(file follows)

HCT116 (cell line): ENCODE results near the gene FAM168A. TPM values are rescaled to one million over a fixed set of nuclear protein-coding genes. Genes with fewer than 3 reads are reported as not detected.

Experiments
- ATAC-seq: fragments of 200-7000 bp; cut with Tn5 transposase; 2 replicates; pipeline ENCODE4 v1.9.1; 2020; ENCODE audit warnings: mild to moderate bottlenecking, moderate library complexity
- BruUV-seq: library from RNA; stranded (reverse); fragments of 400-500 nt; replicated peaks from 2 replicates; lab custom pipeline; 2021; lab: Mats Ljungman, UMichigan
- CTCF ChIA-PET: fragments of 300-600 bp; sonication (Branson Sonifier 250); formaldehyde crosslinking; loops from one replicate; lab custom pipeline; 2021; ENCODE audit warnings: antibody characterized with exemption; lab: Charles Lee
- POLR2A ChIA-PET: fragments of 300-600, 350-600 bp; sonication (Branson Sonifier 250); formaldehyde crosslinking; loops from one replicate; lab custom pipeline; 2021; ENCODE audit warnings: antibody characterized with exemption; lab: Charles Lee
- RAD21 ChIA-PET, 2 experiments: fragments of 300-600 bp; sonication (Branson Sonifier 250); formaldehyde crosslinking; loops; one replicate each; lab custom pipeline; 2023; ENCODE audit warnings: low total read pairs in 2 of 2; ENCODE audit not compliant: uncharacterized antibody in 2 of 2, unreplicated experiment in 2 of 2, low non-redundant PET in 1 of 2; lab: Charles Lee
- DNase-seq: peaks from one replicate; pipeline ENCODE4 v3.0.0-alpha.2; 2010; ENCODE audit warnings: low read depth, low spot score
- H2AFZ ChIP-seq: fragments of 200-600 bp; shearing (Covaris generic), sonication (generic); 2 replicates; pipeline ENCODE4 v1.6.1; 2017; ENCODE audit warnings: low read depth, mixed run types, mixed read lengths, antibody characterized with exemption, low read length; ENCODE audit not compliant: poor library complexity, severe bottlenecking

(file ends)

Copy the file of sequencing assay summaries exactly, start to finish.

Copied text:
HCT116 (cell line): ENCODE results near the gene FAM168A. TPM values are rescaled to one million over a fixed set of nuclear protein-coding genes. Genes with fewer than 3 reads are reported as not detected.

Experiments
- ATAC-seq: fragments of 200-7000 bp; cut with Tn5 transposase; 2 replicates; pipeline ENCODE4 v1.9.1; 2020; ENCODE audit warnings: mild to moderate bottlenecking, moderate library complexity
- BruUV-seq: library from RNA; stranded (reverse); fragments of 400-500 nt; replicated peaks from 2 replicates; lab custom pipeline; 2021; lab: Mats Ljungman, UMichigan
- CTCF ChIA-PET: fragments of 300-600 bp; sonication (Branson Sonifier 250); formaldehyde crosslinking; loops from one replicate; lab custom pipeline; 2021; ENCODE audit warnings: antibody characterized with exemption; lab: Charles Lee
- POLR2A ChIA-PET: fragments of 300-600, 350-600 bp; sonication (Branson Sonifier 250); formaldehyde crosslinking; loops from one replicate; lab custom pipeline; 2021; ENCODE audit warnings: antibody characterized with exemption; lab: Charles Lee
- RAD21 ChIA-PET, 2 experiments: fragments of 300-600 bp; sonication (Branson Sonifier 250); formaldehyde crosslinking; loops; one replicate each; lab custom pipeline; 2023; ENCODE audit warnings: low total read pairs in 2 of 2; ENCODE audit not compliant: uncharacterized antibody in 2 of 2, unreplicated experiment in 2 of 2, low non-redundant PET in 1 of 2; lab: Charles Lee
- DNase-seq: peaks from one replicate; pipeline ENCODE4 v3.0.0-alpha.2; 2010; ENCODE audit warnings: low read depth, low spot score
- H2AFZ ChIP-seq: fragments of 200-600 bp; shearing (Covaris generic), sonication (generic); 2 replicates; pipeline ENCODE4 v1.6.1; 2017; ENCODE audit warnings: low read depth, mixed run types, mixed read lengths, antibody characterized with exemption, low read length; ENCODE audit not compliant: poor library complexity, severe bottlenecking